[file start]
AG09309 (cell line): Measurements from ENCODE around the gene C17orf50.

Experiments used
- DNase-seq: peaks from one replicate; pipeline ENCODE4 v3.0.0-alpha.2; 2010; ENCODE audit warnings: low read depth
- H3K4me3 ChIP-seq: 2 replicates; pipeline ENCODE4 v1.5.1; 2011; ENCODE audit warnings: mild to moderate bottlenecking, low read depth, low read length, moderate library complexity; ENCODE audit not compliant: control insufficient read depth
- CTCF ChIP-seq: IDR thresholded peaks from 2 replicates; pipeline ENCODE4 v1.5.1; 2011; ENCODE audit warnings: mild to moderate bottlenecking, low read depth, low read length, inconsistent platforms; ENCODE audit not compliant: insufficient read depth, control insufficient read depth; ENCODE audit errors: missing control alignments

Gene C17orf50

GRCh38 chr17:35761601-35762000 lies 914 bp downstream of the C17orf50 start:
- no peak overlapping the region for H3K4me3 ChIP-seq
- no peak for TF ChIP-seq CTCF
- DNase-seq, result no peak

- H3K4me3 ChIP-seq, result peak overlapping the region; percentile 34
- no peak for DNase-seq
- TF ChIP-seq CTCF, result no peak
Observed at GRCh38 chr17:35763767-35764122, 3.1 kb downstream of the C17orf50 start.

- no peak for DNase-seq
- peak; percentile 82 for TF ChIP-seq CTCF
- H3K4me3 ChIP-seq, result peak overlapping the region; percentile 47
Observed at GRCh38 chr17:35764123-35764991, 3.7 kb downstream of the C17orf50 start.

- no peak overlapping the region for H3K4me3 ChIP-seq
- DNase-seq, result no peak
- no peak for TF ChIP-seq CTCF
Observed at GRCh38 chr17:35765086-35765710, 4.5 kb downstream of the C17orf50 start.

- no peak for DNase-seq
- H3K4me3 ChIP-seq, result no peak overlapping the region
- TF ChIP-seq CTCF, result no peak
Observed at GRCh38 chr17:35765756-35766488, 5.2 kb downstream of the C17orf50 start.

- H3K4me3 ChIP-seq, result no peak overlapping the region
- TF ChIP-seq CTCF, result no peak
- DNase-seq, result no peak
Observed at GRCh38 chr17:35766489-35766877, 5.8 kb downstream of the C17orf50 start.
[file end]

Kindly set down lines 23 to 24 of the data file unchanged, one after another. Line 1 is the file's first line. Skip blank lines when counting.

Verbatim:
- no peak for DNase-seq
- H3K4me3 ChIP-seq, result no peak overlapping the region